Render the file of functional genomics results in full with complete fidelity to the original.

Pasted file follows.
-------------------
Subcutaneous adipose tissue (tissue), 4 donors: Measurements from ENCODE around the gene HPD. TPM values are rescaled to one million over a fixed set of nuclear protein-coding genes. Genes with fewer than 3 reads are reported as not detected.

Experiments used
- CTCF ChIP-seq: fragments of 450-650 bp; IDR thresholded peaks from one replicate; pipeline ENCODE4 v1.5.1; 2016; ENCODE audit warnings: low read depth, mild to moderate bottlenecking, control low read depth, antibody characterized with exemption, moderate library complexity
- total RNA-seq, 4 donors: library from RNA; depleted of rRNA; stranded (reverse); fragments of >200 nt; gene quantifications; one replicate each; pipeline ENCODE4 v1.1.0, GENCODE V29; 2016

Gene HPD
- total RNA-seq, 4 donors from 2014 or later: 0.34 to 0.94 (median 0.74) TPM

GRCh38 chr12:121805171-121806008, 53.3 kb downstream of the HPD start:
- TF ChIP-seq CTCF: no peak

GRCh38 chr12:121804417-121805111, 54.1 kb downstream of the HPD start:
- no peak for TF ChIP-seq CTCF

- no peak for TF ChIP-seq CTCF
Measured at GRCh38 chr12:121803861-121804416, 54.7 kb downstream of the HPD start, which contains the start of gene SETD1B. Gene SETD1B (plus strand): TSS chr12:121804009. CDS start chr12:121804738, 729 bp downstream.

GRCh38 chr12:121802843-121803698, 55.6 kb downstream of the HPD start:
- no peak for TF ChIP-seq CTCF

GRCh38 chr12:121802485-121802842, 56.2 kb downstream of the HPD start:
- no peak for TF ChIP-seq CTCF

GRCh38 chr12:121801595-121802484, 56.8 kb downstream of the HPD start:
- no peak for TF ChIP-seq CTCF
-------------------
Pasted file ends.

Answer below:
Subcutaneous adipose tissue (tissue), 4 donors: Measurements from ENCODE around the gene HPD. TPM values are rescaled to one million over a fixed set of nuclear protein-coding genes. Genes with fewer than 3 reads are reported as not detected.

Experiments used
- CTCF ChIP-seq: fragments of 450-650 bp; IDR thresholded peaks from one replicate; pipeline ENCODE4 v1.5.1; 2016; ENCODE audit warnings: low read depth, mild to moderate bottlenecking, control low read depth, antibody characterized with exemption, moderate library complexity
- total RNA-seq, 4 donors: library from RNA; depleted of rRNA; stranded (reverse); fragments of >200 nt; gene quantifications; one replicate each; pipeline ENCODE4 v1.1.0, GENCODE V29; 2016

Gene HPD
- total RNA-seq, 4 donors from 2014 or later: 0.34 to 0.94 (median 0.74) TPM

GRCh38 chr12:121805171-121806008, 53.3 kb downstream of the HPD start:
- TF ChIP-seq CTCF: no peak

GRCh38 chr12:121804417-121805111, 54.1 kb downstream of the HPD start:
- no peak for TF ChIP-seq CTCF

- no peak for TF ChIP-seq CTCF
Measured at GRCh38 chr12:121803861-121804416, 54.7 kb downstream of the HPD start, which contains the start of gene SETD1B. Gene SETD1B (plus strand): TSS chr12:121804009. CDS start chr12:121804738, 729 bp downstream.

GRCh38 chr12:121802843-121803698, 55.6 kb downstream of the HPD start:
- no peak for TF ChIP-seq CTCF

GRCh38 chr12:121802485-121802842, 56.2 kb downstream of the HPD start:
- no peak for TF ChIP-seq CTCF

GRCh38 chr12:121801595-121802484, 56.8 kb downstream of the HPD start:
- no peak for TF ChIP-seq CTCF